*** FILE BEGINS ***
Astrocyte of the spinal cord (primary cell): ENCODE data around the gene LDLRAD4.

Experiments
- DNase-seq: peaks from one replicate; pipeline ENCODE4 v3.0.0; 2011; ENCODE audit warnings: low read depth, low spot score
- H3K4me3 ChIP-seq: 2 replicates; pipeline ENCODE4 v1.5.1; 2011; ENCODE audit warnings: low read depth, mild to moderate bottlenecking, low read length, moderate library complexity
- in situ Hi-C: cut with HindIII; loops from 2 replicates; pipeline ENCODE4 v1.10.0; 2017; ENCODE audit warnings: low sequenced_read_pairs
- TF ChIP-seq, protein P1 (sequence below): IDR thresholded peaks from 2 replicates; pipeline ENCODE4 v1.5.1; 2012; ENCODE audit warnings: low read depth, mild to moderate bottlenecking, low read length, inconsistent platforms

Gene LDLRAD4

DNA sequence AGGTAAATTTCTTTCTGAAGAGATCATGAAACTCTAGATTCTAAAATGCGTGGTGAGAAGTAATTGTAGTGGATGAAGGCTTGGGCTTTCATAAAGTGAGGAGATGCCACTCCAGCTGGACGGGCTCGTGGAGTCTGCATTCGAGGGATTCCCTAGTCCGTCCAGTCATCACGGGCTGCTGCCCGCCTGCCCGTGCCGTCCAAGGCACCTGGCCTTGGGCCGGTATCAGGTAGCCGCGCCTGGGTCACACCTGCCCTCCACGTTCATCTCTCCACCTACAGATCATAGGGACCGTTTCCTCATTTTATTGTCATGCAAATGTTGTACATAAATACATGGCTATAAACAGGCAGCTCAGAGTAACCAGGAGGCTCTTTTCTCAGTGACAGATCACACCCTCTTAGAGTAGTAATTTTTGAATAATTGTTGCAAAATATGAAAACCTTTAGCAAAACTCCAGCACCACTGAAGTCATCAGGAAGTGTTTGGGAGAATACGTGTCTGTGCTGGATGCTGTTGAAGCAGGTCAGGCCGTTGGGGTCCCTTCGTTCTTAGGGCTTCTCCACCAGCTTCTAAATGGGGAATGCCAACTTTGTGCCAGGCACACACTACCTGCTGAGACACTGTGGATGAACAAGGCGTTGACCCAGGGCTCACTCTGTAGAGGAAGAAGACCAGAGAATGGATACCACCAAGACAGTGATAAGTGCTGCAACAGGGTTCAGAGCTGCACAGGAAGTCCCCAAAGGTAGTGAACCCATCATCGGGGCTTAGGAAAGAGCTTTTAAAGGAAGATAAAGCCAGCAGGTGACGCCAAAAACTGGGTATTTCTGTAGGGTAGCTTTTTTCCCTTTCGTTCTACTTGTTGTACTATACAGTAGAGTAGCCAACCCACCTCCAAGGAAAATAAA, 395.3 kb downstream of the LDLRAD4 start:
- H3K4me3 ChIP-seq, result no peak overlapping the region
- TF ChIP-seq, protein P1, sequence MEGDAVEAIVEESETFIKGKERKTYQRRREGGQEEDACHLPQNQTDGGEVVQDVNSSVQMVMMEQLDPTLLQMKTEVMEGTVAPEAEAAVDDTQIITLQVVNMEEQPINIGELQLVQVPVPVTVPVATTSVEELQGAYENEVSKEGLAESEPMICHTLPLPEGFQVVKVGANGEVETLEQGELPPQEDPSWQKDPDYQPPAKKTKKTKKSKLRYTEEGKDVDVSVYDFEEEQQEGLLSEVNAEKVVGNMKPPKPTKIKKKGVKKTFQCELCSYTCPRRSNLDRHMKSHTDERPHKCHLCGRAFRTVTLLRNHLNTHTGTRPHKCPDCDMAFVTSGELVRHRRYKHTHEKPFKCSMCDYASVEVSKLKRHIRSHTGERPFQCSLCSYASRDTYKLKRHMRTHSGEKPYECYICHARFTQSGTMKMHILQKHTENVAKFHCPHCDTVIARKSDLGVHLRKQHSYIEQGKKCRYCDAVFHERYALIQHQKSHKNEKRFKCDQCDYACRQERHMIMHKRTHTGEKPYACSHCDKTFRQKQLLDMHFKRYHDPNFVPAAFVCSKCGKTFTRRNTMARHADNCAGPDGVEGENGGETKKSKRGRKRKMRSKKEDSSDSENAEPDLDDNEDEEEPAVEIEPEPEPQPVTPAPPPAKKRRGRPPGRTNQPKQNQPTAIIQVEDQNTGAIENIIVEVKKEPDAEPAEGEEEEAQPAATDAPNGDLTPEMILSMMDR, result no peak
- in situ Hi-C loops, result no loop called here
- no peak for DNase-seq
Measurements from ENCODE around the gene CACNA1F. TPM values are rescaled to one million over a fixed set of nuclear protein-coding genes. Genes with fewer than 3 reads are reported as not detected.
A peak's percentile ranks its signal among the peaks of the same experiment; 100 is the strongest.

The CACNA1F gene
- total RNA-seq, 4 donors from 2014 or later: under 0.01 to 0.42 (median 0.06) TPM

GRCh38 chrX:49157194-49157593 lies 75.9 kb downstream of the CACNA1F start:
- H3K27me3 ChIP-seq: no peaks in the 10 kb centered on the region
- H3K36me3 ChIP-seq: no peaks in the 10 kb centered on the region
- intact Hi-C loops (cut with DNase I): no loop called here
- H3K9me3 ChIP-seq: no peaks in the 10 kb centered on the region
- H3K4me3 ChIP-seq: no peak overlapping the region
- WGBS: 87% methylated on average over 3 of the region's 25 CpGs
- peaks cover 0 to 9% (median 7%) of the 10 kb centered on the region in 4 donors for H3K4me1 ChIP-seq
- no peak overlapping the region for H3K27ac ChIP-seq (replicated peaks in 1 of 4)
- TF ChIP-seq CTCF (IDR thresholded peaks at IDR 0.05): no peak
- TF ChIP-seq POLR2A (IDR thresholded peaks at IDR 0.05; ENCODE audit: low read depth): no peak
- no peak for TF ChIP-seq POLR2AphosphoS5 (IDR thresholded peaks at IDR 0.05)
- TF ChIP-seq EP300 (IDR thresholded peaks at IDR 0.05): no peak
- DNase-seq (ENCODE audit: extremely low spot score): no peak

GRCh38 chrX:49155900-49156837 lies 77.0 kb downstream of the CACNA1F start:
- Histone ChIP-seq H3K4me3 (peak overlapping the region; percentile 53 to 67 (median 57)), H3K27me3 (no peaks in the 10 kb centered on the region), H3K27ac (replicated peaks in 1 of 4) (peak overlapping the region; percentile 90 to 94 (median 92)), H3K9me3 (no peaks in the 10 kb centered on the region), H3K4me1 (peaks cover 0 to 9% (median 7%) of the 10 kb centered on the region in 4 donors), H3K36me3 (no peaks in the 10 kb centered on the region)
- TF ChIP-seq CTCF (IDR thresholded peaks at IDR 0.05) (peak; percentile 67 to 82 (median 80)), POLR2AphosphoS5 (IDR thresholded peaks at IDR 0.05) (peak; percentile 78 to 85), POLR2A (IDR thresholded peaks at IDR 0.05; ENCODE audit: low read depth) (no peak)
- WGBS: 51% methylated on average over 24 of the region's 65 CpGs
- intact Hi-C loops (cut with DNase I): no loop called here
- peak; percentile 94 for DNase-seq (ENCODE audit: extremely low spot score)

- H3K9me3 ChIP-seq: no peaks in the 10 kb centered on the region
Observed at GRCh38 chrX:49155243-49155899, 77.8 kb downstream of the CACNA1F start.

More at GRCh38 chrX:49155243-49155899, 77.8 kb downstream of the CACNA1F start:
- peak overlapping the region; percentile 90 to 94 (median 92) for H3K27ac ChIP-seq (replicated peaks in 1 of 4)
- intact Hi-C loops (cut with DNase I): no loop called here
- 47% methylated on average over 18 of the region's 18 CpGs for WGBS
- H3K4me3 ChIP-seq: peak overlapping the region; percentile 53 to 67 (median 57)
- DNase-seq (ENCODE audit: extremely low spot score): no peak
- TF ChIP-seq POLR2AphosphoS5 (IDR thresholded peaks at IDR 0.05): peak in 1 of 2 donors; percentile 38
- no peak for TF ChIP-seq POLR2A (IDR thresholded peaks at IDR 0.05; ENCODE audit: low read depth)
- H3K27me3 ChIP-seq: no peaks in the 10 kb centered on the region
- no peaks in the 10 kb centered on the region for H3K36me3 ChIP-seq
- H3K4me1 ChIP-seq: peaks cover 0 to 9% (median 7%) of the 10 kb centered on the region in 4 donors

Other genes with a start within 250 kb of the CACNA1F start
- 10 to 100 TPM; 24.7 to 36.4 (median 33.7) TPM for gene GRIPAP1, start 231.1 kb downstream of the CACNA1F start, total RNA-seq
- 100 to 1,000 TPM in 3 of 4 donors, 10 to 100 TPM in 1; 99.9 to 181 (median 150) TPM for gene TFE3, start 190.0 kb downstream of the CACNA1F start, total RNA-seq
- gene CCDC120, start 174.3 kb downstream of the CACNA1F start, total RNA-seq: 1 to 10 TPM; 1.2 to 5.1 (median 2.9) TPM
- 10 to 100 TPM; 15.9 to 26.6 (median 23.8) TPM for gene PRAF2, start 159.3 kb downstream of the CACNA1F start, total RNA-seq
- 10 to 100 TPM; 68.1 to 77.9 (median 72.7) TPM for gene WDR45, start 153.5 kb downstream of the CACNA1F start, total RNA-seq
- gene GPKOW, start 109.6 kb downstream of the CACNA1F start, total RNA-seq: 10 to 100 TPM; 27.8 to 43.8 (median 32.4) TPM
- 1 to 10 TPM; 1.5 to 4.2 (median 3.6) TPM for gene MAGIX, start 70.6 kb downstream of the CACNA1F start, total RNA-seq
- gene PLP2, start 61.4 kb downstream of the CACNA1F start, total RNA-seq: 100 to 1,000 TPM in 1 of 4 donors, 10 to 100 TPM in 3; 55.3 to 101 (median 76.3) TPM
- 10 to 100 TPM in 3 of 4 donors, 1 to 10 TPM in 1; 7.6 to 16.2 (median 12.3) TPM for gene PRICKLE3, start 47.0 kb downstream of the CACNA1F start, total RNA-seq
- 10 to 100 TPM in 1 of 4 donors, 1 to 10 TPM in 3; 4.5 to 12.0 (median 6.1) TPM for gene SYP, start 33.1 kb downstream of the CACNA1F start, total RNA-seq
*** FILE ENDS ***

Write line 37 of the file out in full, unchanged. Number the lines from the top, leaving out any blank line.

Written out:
- H3K9me3 ChIP-seq: no peaks in the 10 kb centered on the region